Genetic Counseling  Centers Set to Increase

Genetic Counseling Centers Set to Increase

The State Welfare Organization plans to increase the number of genetic counseling centers to help prevent congenital defects on priority, in the next five-year economic development plan (2016-21), says head of SWO, Anoushiravan Mohseni Bandpei.
“Preventing congenital defects at birth is one of the main areas of focus. The SWO has been setting up genetic counseling centers for years to help address the problem,” he said, Mehr News Agency reported.
Tens of children are born each year with genetic disorders, caused by mutations in genes. Every person has two sets of most of the genes, one inherited from each parent. When one or more of the genes are abnormal (have mutations), it can cause diseases.
Prenatal screening was first introduced in the world almost four decades ago, yet gaps exist in public knowledge about the screening program, particularly in remote and underprivileged areas.
For years, effective communication and counseling strategies were adopted in Iran to control a prevalent genetic health problem, thalassemia major, through the primary healthcare system. But, while the general public is familiar with more widespread disorders like thalassemia and Down syndrome, they are not aware of uncommon conditions such as Edward’s syndrome or Patau syndrome.
“There are families who are unaware of the existing technologies for prenatal diagnosis and treatment,” Bandpei said, stressing that the SWO is striving to address the issues.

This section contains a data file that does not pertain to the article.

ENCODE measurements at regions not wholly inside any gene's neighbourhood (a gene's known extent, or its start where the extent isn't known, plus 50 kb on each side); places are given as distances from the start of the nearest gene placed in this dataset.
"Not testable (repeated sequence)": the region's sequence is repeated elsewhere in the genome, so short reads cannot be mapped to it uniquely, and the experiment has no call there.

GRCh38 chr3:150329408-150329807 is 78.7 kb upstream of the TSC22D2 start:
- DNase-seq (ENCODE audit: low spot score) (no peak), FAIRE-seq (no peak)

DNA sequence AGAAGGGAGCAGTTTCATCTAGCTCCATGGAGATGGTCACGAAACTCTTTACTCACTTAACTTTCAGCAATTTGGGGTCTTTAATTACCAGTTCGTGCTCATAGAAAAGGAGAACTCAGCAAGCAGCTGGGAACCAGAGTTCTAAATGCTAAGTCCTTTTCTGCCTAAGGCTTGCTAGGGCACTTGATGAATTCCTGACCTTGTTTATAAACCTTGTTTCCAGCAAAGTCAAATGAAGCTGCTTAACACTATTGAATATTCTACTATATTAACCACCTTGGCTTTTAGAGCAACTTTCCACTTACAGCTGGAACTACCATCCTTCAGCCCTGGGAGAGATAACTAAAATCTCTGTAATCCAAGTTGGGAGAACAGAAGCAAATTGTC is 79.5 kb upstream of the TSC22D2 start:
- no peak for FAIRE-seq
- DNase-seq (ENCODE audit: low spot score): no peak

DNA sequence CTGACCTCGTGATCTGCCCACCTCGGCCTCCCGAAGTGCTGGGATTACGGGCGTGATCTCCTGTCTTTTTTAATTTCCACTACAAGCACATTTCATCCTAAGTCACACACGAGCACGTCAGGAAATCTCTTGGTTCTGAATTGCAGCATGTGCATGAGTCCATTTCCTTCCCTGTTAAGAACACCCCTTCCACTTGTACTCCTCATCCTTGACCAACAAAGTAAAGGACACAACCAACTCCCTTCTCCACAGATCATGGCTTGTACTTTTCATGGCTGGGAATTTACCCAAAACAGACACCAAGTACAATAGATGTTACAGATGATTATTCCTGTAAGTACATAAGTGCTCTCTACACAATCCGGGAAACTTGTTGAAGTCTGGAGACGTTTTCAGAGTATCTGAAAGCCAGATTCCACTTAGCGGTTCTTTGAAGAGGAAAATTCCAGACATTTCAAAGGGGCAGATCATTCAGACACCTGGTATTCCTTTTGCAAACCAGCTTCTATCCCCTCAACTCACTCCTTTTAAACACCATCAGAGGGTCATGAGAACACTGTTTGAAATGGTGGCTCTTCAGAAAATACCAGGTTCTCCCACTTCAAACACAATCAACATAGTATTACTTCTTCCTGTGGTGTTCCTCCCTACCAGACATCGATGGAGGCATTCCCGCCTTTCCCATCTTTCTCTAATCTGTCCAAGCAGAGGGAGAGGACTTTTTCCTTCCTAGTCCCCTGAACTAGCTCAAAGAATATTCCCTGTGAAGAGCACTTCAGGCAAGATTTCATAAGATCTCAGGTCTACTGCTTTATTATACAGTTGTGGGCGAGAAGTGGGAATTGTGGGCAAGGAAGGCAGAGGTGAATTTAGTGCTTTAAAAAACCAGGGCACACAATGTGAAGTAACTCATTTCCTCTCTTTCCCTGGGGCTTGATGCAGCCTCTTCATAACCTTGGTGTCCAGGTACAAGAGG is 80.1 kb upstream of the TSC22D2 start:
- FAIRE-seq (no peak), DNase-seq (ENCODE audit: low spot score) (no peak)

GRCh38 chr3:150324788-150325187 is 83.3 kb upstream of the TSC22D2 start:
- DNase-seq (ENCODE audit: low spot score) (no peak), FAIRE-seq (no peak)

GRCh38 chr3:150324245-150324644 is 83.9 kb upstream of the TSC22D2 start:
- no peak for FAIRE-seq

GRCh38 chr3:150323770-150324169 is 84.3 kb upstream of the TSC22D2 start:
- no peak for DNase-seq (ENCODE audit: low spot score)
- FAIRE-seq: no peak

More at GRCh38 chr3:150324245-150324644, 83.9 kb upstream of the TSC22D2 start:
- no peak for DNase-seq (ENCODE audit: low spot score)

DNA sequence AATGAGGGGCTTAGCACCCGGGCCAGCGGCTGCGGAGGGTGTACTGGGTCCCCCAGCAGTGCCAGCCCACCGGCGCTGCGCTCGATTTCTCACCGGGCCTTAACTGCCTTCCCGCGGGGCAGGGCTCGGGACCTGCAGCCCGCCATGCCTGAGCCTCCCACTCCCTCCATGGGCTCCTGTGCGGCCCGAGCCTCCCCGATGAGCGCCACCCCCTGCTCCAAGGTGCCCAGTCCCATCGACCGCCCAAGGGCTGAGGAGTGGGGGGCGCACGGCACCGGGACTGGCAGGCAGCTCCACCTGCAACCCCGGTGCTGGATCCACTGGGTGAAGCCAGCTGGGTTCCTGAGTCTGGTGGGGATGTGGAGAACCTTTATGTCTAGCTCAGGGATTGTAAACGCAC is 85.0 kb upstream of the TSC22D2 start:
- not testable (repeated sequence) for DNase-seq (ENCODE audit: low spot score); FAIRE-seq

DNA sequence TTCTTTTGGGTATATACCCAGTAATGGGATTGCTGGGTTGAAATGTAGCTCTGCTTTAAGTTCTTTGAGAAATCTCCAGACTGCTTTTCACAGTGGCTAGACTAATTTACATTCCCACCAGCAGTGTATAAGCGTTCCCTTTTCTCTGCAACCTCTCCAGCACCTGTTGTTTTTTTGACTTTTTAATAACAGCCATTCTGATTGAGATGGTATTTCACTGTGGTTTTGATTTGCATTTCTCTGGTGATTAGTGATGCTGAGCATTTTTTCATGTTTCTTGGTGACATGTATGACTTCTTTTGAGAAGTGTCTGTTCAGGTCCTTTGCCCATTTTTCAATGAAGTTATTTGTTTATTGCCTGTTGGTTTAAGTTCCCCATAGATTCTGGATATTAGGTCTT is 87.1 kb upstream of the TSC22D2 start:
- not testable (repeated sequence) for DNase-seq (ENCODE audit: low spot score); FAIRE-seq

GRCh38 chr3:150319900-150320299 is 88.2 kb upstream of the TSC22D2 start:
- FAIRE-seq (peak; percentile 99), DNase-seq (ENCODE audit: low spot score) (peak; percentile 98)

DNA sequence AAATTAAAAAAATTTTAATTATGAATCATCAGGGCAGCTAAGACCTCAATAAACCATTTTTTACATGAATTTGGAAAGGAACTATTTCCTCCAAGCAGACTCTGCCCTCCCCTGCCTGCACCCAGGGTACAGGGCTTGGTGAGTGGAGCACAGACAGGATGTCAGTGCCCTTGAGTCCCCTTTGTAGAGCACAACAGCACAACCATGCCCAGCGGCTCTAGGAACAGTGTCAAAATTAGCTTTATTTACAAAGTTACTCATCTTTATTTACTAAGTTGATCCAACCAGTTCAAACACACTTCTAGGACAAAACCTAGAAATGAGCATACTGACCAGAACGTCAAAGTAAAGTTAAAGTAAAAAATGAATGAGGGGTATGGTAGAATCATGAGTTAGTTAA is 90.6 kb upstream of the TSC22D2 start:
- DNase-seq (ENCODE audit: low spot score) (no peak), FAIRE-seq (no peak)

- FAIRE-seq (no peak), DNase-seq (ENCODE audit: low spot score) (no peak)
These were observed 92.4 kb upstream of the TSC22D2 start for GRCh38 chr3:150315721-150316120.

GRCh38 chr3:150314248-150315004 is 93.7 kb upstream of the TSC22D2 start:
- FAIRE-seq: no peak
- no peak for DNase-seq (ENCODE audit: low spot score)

Currently, there are 200 provincial counseling centers and more will be opened by the end of the current Iranian year (March 20, 2016).

Genetic counseling evaluates family history and medical records, prescribes genetic tests, and assesses the results of such investigations to determine whether parents or the baby carry genes for certain inherited disorders and help them understand and reach decisions on the next course of action.
Noting that genetic tests are expensive, he hoped the SWO will receive funding to help check the birth of children born with disabilities.
The number of children with genetic defects increased by 5% during 2013-2014. At present, there are 1.1 million people with disabilities in the country. The number increases by 20-30% annually, including 40,000 severely handicapped.
The figures should spur new preventive strategies that mandate premarital and post-marital genetic tests for couples. If a couple is a carrier of the same disease, prenatal diagnosis can help determine if the fetus will be affected or not.
“Bearing in mind that 400,000 of the disabled population live in rural areas, independent educational and counseling facilities must be established for such regions,” he said.

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